Third-Party Integration

Jenkins is a very popular tool to orchestrate and administer build and release pipelines. Test automation is growing into a tool like Jenkins, and the community around Leaptest has build a native Jenkins plugin, that makes it very simple to trigger test cases in Leaptest to run.

This video includes the following:

  • An overview of the integration between Jenkins and Leaptest (click on thumbnail to download overview slide).
     Leaptest Jenkins integration overview
  • Downloading the Leaptest  native Jenkins plugin from the GitHub repository (link:
  • Install the Leaptest plugin on a Jenkins server
  • Create a project and a build definition including the Leaptest plugin as a build step
  • Configure the Leaptest build step and get a brief introduction to schedules in Leaptest
  • Trigger test cases to run on cloud hosted machines from a build in Jenkins.
  • Inspect test results in Jenkins.

The REST API makes it very easy for devops, IT operations and developers to integrate LEAPWORK with any third-party system.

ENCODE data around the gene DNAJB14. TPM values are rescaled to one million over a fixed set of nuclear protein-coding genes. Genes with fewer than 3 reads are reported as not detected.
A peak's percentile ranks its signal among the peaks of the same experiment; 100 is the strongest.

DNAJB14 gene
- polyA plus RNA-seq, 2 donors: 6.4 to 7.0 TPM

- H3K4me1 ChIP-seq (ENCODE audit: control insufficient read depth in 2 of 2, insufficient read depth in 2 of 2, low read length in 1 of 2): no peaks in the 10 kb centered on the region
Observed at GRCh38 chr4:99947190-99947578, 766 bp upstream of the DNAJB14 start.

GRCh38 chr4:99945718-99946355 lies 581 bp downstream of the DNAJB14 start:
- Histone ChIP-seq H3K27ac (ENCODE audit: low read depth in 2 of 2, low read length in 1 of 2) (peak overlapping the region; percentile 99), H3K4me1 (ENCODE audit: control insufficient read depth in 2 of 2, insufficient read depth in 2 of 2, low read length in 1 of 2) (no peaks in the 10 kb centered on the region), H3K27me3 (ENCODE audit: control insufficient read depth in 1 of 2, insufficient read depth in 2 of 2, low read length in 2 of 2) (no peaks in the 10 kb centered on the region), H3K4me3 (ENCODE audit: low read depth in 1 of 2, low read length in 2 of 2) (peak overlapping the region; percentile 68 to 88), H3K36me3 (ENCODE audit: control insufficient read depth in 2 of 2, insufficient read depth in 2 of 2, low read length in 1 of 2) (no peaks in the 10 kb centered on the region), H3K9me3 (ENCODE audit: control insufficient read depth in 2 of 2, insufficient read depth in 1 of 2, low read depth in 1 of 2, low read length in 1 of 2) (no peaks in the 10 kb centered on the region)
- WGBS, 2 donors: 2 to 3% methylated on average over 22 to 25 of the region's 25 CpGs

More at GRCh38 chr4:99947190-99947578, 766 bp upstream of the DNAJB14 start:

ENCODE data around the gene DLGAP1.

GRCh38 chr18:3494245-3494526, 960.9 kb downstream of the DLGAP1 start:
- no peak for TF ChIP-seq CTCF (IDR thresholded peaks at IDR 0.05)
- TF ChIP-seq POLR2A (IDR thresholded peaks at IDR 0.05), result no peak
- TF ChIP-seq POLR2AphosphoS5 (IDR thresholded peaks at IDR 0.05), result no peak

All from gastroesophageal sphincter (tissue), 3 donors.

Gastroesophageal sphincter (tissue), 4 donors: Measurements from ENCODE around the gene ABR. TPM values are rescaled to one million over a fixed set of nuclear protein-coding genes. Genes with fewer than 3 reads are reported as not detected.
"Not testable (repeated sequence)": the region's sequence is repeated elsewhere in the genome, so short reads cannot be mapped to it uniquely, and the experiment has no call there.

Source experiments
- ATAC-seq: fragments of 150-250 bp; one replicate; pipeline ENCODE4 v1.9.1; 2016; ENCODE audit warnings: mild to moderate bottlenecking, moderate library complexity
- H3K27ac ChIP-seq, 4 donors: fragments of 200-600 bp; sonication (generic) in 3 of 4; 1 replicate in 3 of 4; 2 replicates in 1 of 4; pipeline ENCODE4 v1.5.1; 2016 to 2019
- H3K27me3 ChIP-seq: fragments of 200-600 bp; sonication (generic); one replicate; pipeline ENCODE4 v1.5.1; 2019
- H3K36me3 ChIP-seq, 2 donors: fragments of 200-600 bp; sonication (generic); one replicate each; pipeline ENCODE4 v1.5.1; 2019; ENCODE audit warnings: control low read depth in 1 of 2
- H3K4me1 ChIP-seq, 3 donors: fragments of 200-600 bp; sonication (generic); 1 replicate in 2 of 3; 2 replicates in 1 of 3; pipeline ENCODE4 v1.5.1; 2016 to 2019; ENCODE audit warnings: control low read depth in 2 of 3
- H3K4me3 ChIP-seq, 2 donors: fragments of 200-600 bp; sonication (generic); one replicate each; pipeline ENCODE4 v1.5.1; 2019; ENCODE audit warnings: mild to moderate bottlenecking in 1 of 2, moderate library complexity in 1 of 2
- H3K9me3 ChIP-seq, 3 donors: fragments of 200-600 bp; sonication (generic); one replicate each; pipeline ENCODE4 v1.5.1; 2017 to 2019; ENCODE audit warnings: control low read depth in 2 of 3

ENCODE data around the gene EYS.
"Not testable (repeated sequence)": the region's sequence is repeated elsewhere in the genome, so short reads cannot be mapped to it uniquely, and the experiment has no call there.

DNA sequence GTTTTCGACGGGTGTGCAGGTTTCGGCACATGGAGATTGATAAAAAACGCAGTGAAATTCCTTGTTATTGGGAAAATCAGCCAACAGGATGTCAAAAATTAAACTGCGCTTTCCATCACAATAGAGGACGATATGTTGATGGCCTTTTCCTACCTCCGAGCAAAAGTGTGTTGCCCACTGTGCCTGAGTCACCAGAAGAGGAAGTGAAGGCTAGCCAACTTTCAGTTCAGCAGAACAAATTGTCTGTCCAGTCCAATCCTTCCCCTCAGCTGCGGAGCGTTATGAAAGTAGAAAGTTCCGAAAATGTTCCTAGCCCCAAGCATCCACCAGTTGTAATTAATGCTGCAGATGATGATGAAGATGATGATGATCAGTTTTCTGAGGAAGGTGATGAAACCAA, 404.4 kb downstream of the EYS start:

The following is a simple Windows Powershell script that runs a pre-defined LEAPWORK schedule, polls for the results until they are available and then loops through all failed cases and shows how to get the relevant data structures within. The data can then be pushed to any third-party system such as TFS, JIRA or any other Application Lifecycle Management (ALM) system.

Please note that the script contains no error handling or logging mechanisms. It is meant only to demonstrate the core functionality of integrating LEAPWORK with a third-party system.

The script consists of four steps:

Step 1: Get the id of the schedule. This is done by a call to the REST API endpoint /api/v1/runSchedules.

Step 2: Run the schedule now. This is done by a call to /api/v1/runSchedules/{schedule id}/runNow, which will instruct the Controller to queue the schedule for execution as soon as possible.

Step 3: Keep polling for the result every 5 seconds until a new result is returned. This is done by a call to /api/v1/runSchedules/state/{schedule id}, which will return either the last old results or a “busy” result until new results are available.

Step 4: If there are any failed cases, iterate through the failed cases and use the data within to understand what went wrong. This can be very useful if for instance the integration is indended to automatically create new bugs in a bug-tracking system such as JIRA.

Running the script will yield results similar to the following:

You can explore the endpoints mentioned above by going to this url: http://localhost:9000/help/index#!/RunSchedules if you have the Controller installed on your own computer.

If you would like to use the REST API to integrate LEAPWORK with your own systems, feel free to contact and we’ll do our best to help you get up and running in no time.